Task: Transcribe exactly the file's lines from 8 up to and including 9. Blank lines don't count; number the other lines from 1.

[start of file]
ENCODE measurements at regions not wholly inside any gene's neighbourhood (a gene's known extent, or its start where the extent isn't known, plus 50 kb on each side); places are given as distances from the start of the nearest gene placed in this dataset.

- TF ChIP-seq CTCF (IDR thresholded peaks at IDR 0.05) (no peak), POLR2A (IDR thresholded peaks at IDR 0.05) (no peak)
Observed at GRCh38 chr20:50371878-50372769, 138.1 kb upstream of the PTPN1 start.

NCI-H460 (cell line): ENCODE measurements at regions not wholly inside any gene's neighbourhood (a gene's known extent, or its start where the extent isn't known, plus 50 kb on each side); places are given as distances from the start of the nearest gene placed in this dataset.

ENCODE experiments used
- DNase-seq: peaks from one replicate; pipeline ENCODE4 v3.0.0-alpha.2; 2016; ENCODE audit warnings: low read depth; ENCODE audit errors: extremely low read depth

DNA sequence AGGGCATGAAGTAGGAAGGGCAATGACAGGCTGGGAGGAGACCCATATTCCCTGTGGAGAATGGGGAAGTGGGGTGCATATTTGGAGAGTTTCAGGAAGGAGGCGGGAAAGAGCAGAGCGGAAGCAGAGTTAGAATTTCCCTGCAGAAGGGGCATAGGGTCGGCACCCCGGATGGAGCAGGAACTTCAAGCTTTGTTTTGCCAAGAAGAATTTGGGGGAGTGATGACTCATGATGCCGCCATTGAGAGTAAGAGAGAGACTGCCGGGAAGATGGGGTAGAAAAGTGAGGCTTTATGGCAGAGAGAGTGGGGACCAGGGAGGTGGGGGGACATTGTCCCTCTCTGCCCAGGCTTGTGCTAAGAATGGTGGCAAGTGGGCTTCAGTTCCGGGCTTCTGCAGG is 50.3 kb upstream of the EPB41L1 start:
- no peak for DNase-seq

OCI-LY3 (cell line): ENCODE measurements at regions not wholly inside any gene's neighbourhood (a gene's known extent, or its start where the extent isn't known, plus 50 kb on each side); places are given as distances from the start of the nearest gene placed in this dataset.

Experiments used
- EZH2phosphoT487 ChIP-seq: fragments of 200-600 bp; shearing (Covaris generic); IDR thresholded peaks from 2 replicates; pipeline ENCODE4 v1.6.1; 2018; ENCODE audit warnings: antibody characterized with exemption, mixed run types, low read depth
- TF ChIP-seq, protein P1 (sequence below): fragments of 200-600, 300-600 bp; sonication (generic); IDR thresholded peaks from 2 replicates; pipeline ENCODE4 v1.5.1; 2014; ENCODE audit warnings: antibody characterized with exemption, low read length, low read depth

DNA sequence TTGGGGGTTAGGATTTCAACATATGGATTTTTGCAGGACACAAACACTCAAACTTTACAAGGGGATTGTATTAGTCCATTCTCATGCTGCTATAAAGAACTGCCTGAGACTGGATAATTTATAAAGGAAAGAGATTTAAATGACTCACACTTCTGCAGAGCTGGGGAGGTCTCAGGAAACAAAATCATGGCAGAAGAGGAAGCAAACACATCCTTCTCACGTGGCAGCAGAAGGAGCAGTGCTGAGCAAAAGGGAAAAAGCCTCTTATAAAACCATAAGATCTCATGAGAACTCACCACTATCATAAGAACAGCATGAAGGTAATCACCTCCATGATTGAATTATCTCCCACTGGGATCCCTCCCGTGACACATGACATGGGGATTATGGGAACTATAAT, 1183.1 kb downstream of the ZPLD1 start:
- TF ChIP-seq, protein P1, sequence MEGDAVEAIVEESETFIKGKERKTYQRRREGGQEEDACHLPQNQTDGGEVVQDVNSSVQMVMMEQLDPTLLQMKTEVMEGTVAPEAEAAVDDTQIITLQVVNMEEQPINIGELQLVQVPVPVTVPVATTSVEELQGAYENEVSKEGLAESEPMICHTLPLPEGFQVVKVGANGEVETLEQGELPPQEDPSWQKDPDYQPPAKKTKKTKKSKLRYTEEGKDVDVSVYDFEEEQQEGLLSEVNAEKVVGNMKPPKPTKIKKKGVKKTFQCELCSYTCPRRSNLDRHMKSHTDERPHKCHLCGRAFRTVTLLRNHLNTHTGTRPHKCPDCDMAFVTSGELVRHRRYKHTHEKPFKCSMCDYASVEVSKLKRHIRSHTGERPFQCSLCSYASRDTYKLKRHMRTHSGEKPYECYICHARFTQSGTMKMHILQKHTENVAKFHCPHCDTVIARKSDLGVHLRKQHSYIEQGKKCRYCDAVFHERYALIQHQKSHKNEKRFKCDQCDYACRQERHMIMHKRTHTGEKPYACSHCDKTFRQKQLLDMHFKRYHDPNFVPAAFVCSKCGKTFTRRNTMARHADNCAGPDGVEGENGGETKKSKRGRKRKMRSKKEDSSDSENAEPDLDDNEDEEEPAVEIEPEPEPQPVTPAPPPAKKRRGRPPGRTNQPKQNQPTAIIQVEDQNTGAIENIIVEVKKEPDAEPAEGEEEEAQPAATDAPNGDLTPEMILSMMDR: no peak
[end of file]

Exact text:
- no peak for DNase-seq

OCI-LY3 (cell line): ENCODE measurements at regions not wholly inside any gene's neighbourhood (a gene's known extent, or its start where the extent isn't known, plus 50 kb on each side); places are given as distances from the start of the nearest gene placed in this dataset.